OpenStreetMap founder launches OpenGeoQuestion; the repercussions of #IStandWithAhmed; and more.
This is civic tech: The founder of OpenStreetMap, Steve Coast, has created a nifty new mobile app called OpenGeoQuestion that anyone can use to collect data in the field. He writes: “You can answer questions about where you are in a quick-fire way. You can also ask new questions for anyone else to answer, all over the world. What will be really interesting is—what questions will you ask everyone else about the environment. The data is aggregated together and then hopefully we can do meaningful things with it.”
Laurenellen McCann writes in praise of VoterVox’s effort to open American political participation up to a more polyglot population.
If you’d like to add your name to a “net neutrality” amicus brief drafted by Sascha Meinrath and Zephyr Teachout, which they are submitting to the DC Circuit Court of Appeals in the lawsuit by the U.S. Telecom Association challenging the FCC’s new rules for protecting the open internet, go here.
Vauhini Vara raises a great question in The New Yorker about Ahmed Mohamed’s cause celebre and the new age of flash celebrity: “…after a trending topic has been forgotten, people still have to live where they live. What, [Anil] Dash [a key amplifier of Mohamed’s story] wondered, would the child’s relationship with his principal and teachers look like in the future—and what about his family’s standing in Irving itself? Isn’t it conceivable, he asked me, that all the negative attention to the school and the town will, in the long run, harm the Mohamed family rather than help them?”
Tech and the presidentials: Remember during the Republican National Convention in 2008 when Sarah Palin belittled Barack Obama’s role as a community organizer, and a rapid-response email from the Obama campaign pulled in $10 million in donations from supporters in response? It’s not quite the same scale, but more than a year earlier in the process, an attack on candidate Bernie Sanders by Correct the Record, a SuperPac aligned with Hillary Clinton, that compared him to the new leader of the British Labour Party, Jeremy Corbyn, has generated more than $1.2 million in rapid donations to Sanders’ campaign, Sam Stein and Samantha Lachman report for the Huffington Post.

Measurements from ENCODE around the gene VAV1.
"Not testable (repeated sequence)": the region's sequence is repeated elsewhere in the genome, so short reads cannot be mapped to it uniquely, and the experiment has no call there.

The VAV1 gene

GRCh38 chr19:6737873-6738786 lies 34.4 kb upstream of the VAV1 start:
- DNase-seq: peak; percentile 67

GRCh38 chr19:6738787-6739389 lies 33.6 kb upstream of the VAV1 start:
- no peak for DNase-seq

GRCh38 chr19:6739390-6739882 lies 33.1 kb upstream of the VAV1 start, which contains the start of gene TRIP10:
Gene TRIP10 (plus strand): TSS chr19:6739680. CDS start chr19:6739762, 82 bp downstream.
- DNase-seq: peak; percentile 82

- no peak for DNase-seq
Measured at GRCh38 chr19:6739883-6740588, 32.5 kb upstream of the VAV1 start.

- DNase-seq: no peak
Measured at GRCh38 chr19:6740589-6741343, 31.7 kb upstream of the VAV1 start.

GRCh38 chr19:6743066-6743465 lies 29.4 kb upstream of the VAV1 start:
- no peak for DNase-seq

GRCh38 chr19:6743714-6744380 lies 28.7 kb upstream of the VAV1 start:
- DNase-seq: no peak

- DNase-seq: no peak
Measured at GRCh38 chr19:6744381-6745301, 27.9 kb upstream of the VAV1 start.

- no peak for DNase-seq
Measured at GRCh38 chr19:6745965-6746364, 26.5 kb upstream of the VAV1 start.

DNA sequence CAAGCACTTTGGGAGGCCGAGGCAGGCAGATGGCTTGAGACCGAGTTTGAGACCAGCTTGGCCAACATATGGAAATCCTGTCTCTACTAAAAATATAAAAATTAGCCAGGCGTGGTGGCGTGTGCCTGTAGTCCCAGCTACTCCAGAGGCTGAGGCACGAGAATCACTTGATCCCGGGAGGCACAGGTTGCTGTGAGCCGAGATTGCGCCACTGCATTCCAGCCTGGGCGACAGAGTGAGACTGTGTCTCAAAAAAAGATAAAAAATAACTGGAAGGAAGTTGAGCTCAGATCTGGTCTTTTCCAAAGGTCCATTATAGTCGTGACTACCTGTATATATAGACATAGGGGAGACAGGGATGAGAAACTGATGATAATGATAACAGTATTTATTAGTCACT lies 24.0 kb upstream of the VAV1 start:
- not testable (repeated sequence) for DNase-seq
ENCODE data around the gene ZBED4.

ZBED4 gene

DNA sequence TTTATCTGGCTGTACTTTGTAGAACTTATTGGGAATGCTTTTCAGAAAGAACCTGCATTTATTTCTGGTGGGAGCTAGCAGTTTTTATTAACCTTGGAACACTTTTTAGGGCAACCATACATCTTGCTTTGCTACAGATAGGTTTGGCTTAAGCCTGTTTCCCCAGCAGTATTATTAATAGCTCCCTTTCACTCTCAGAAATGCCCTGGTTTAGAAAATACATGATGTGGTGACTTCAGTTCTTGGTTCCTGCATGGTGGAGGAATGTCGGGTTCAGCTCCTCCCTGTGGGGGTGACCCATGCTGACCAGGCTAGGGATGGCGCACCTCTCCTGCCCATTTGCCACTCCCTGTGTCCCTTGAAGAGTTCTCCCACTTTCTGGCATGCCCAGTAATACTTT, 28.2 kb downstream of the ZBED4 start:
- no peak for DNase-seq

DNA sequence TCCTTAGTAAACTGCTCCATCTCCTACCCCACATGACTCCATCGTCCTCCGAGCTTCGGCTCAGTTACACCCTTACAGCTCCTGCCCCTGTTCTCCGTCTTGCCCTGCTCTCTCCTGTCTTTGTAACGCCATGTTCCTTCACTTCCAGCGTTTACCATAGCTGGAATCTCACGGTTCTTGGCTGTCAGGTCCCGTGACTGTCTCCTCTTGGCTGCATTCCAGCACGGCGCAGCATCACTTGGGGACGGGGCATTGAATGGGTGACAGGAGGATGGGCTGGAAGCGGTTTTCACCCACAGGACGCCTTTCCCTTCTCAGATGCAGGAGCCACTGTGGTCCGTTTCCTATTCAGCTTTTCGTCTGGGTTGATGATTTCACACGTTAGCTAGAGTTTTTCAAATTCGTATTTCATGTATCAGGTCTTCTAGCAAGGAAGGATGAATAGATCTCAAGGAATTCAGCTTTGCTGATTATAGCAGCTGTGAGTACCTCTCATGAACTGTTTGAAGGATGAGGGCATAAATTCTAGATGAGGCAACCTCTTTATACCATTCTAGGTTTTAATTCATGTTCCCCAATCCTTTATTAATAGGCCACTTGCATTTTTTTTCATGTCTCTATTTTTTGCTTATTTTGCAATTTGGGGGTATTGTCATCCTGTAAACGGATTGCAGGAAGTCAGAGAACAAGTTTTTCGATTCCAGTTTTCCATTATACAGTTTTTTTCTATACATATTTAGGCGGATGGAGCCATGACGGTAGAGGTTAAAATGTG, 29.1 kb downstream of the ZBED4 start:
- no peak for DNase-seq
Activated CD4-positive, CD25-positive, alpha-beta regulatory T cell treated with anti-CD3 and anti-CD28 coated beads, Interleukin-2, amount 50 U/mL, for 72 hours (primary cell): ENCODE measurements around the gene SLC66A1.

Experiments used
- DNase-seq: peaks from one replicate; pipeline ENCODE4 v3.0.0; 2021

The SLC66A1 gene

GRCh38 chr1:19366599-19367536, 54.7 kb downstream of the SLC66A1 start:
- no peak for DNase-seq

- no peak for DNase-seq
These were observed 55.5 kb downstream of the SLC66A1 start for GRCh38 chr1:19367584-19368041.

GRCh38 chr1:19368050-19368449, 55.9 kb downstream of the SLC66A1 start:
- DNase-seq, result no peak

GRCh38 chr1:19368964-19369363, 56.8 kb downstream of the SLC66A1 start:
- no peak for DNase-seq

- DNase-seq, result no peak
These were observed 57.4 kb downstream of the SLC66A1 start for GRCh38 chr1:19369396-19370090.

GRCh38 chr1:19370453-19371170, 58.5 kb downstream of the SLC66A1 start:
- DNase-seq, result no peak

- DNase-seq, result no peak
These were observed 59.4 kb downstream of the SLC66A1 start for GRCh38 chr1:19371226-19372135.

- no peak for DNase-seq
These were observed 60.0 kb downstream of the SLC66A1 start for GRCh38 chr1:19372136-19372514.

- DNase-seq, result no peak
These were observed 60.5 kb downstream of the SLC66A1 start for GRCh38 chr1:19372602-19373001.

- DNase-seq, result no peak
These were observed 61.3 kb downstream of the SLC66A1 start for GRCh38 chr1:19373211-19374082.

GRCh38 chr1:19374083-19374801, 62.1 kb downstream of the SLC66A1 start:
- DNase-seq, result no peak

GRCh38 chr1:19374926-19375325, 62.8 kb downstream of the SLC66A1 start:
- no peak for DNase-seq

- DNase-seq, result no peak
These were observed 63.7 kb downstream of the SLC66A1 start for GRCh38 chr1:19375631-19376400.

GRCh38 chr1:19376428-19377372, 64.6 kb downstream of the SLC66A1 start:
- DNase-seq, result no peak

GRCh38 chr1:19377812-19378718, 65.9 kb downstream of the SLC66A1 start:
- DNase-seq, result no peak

“We’ve never seen an immediate donor response like what the Sanders campaign received on Tuesday. At one point, it drove 180 contributions through our platform per minute,” Erin Hill, executive director of ActBlue, told Stein and Lachman. “Over its 11-year history ActBlue has sent money to over eleven-thousand campaigns and committees—and the Bernie Sanders campaign holds the record for the two biggest donor days ever for a campaign on our platform.”
The Bing Pulse analysis of Wednesday night’s GOP debate, while not a scientifically representative sampling of viewer responses, offers some fun findings nonetheless. Of self-identified Republicans who used the tool to register their responses to what the candidates were saying, the most negative response came to Jeb Bush’s declaration that “40 years ago, I smoked marijuana.” There were nearly 1.5 million viewer responses collected during the debate.
Mentions of Donald Trump in both traditional and social media are dropping, Ben Schreckinger reports for Politico. “He has stalled, potentially,” Echelon Insights’ Patrick Ruffini somewhat equivocally states.
Future, imperfect: Nilay Patel has a great explainer up on The Verge about the ongoing war between Google, Apple, and Facebook for your attention, and why the open web is losing.
For your weekend consideration: The new issue of Science includes this article, titled, “An ultrathin invisibility skin cloak for visible light.” Harry Potter fans, rejoice!